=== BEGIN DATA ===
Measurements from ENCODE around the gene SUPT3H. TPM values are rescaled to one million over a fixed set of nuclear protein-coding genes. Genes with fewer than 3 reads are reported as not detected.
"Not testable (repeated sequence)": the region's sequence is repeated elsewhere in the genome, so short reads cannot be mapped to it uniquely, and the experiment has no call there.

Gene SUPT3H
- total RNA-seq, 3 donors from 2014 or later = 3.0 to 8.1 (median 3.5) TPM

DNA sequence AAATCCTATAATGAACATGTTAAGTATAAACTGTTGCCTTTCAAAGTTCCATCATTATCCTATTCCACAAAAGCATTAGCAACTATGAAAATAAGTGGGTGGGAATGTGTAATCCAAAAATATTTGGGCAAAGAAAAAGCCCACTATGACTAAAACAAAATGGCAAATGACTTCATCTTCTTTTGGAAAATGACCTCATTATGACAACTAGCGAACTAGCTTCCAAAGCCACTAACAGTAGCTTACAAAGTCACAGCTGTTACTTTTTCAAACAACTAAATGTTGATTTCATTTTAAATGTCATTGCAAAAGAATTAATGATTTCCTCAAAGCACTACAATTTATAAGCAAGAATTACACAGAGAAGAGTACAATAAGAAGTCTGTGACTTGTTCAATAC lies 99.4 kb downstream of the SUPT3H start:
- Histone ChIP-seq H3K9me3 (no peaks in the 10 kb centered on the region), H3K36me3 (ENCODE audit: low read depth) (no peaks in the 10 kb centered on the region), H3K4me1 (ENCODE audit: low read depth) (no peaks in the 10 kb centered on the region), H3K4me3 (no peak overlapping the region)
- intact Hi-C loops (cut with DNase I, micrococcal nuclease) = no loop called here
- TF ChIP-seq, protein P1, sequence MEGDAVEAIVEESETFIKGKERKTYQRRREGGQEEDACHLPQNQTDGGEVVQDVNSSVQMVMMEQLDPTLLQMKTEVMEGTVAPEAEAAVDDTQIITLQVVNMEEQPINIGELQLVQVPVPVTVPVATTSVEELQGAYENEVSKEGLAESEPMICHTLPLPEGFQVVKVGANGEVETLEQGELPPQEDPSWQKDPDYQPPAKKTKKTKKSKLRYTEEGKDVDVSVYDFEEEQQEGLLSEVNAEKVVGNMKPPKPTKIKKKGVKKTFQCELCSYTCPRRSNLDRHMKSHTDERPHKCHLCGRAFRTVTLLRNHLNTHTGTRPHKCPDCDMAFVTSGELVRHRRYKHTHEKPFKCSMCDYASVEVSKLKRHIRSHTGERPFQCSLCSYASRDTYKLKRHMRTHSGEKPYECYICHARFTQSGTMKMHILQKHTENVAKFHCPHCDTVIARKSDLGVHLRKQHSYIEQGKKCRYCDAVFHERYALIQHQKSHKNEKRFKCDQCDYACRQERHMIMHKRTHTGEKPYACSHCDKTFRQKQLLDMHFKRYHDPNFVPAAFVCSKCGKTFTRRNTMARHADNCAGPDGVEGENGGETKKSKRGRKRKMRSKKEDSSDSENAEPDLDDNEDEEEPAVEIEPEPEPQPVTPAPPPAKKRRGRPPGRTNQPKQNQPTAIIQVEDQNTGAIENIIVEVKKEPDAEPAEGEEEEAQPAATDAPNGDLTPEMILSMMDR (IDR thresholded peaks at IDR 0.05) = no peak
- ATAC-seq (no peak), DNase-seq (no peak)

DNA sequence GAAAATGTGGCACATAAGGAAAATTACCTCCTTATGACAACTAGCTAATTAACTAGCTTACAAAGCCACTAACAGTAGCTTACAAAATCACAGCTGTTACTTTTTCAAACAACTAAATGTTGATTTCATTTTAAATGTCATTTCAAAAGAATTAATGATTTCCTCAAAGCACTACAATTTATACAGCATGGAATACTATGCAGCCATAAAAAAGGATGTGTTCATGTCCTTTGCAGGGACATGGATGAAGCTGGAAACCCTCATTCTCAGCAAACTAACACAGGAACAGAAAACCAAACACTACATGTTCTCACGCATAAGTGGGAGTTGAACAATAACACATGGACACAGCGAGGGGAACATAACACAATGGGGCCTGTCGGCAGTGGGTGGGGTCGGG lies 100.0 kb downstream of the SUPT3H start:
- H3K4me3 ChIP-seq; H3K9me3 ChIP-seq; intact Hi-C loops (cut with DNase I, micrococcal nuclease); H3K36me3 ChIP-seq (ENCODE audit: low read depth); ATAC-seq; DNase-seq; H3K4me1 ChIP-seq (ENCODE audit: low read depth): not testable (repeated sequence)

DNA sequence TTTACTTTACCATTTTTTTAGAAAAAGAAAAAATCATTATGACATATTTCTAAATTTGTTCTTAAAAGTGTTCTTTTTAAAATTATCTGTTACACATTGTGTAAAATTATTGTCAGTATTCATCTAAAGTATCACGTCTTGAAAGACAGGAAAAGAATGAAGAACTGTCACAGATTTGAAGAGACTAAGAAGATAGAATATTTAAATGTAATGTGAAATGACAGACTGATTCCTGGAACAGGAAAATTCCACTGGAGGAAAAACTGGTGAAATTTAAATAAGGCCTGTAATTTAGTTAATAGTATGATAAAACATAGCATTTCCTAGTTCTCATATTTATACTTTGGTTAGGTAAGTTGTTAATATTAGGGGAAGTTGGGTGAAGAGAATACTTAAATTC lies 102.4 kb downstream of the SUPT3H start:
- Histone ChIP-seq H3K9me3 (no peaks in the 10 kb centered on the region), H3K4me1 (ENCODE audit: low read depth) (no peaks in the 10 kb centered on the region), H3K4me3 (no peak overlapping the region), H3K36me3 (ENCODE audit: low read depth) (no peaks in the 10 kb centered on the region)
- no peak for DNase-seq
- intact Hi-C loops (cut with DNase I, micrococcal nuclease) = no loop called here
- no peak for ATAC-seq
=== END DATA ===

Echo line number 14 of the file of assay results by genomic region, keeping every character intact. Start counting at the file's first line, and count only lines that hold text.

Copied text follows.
- no peak for DNase-seq